The Utopians delight in education, which is provided for every child. They are keen students of moral philosophy, which they reinforce by principles drawn from their religion. When they heard from Hythlodaeus and his companions about Greek literature, they eagerly sought to learn the Greek language, which they mastered in three years. The purpose of a Utopian education is to inquire into the good of the soul and the body, to consider virtue, and to discover in what things true happiness consists. The Utopians define ‘virtue’ as ‘living according to nature’, since this is the end to which they were created. A Utopian is following nature when, in desiring one thing and avoiding another, he or she obeys the dictates of ‘reason’. In the first place, ‘reason’ urges the Utopians to love and venerate the Divine Majesty to whom they owe their being and capacity for pleasure. In the second place, ‘nature’ prescribes happiness to them as the end of their being.

The Utopians are pacifists. They despise war as an activity fit only for beasts and think nothing so inglorious as ‘glory’ achieved in combat. They go to war only for defensive reasons or to liberate an oppressed people from tyranny. As soon as war is declared, they infiltrate enemy territory and post placards promising large rewards to anyone who will assassinate the enemy prince. If assassination fails, they incite leading members of the royal family or nobility to plot for the crown. In warfare they commit their own citizens sparingly, and prefer to spend their gold and accumulated credits to hire foreign mercenaries. Since they pay the highest rates, they get the best soldiers. One prominent Utopian commands the entire army, with two others in reserve. Beyond this, no one is forced to fight abroad unless they volunteer. In the conduct of war, the Utopians are magnanimous. Truces are honoured, massacres forbidden, cities are not sacked, nor are territories laid waste. Once a war is concluded, the costs are indemnified by the conquered people who are forced to cede not only money, but also lands from which the Utopians and their allies may enjoy a perpetual income.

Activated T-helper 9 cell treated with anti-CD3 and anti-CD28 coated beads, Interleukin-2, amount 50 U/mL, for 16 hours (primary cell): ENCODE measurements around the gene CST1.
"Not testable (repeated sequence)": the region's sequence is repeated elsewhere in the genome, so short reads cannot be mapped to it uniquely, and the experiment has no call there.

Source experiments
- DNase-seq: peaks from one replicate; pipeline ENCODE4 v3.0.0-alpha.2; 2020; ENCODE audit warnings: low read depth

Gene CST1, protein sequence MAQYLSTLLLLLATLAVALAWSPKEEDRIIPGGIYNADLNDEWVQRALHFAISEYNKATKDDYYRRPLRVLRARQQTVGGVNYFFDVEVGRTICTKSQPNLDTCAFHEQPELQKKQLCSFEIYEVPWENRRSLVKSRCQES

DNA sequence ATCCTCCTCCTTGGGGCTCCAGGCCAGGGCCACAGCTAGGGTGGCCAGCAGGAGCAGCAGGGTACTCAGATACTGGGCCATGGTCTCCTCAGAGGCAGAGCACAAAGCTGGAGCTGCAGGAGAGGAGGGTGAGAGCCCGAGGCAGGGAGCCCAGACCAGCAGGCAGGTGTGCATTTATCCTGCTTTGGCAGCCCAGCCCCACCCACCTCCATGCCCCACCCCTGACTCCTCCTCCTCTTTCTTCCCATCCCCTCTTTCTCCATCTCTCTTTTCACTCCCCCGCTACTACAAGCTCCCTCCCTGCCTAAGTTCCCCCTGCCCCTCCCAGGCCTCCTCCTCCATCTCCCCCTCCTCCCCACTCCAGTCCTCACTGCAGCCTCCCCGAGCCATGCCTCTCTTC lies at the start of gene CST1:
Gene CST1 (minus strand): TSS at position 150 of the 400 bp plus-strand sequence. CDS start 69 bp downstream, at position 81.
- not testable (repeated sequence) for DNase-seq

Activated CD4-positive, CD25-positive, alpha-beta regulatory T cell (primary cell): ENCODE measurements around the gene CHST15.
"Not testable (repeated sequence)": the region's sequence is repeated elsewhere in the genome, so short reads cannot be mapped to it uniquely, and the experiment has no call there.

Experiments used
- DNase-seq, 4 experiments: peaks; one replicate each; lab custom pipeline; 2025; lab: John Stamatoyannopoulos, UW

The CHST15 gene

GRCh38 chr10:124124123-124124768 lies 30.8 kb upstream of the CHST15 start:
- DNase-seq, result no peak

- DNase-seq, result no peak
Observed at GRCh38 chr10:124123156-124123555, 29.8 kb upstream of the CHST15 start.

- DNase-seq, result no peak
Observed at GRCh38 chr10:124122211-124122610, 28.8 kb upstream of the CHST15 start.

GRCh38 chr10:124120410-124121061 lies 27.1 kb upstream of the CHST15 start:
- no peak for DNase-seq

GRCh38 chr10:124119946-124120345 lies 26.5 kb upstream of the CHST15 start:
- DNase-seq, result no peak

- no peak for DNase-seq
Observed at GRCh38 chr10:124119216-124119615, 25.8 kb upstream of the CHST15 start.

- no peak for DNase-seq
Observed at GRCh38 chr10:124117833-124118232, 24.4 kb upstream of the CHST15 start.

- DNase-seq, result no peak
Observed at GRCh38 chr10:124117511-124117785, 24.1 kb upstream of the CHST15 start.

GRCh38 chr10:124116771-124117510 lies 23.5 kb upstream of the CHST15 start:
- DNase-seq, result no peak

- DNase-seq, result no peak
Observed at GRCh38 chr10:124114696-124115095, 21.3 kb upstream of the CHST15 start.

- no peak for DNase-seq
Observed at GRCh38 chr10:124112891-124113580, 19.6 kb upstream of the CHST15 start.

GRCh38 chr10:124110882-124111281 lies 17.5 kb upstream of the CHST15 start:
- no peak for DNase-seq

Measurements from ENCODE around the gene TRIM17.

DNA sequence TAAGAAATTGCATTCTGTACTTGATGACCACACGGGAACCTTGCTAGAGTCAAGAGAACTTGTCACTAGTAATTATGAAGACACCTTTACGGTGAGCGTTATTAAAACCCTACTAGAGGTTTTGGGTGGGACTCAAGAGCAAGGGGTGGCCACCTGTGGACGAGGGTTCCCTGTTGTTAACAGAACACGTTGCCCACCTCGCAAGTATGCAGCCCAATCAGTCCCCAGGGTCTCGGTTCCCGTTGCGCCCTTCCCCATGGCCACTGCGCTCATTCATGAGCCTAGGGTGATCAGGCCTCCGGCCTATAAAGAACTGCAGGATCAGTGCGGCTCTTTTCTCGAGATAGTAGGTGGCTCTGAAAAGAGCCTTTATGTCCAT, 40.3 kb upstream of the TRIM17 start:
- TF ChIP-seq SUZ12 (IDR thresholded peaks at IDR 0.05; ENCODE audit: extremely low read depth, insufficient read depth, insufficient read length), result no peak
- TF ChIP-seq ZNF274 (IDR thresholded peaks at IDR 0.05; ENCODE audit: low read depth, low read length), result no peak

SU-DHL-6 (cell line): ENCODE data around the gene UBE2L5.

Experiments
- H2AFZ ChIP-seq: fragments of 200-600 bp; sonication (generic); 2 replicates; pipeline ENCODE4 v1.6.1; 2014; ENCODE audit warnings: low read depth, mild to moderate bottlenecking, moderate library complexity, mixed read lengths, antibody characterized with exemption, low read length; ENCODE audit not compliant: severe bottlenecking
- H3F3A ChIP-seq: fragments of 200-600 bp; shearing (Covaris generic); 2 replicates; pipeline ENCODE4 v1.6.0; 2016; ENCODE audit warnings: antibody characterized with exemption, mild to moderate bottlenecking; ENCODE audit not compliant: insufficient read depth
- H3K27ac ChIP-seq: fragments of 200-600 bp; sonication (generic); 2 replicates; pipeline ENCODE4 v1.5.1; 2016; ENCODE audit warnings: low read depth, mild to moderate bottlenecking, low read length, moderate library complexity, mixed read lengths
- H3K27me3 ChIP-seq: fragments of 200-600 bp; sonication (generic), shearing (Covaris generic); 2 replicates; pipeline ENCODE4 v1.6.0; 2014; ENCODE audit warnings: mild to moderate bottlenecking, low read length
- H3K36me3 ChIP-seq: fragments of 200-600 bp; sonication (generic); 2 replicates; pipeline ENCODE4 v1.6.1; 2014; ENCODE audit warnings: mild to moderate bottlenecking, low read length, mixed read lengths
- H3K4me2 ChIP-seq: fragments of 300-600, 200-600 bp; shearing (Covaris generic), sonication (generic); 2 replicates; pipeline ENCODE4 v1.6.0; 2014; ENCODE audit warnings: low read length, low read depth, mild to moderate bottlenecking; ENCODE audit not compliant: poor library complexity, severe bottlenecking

There is no official Utopian religion. Different forms of religion exist in the island, even within the individual cities. But the Utopians believe in a single divinity, whom they call their Father and to whom they attribute the creation and providential government of the world. Although individuals differ in various details of their religion, everyone agrees that there is one supreme power or Divine Majesty, whom they call Mithra. The original architect of Utopia, King Utopus, prescribed religious toleration. He laid down by law that everyone may cultivate the religion of his choice and proselytize for it, providing they do so rationally and without offending others. If persuasion fails, no one may resort to violence or abuse, and anyone who fights over religion is punished by exile or slavery.

Despite his advocacy of religious toleration, King Utopus required conformity to two basic doctrines or beliefs, because they affirm the dignity of human nature. The first is the doctrine of the immortality of the soul. The second is that the universe is ruled by divine providence and not by ‘blind chance’. Although these are religious principles, the Utopians see them as derived from natural reason. They constitute a ‘rational’ sanction for morality and a life of ‘virtue’. If the soul were not immortal, and if life on earth were purely random, no one would feel inhibited from pursuing self-gratification irrespective of right or wrong. If there is no reward after death for virtue on earth, ‘you have no compensation for having passed your entire existence without pleasure, that is, miserably.’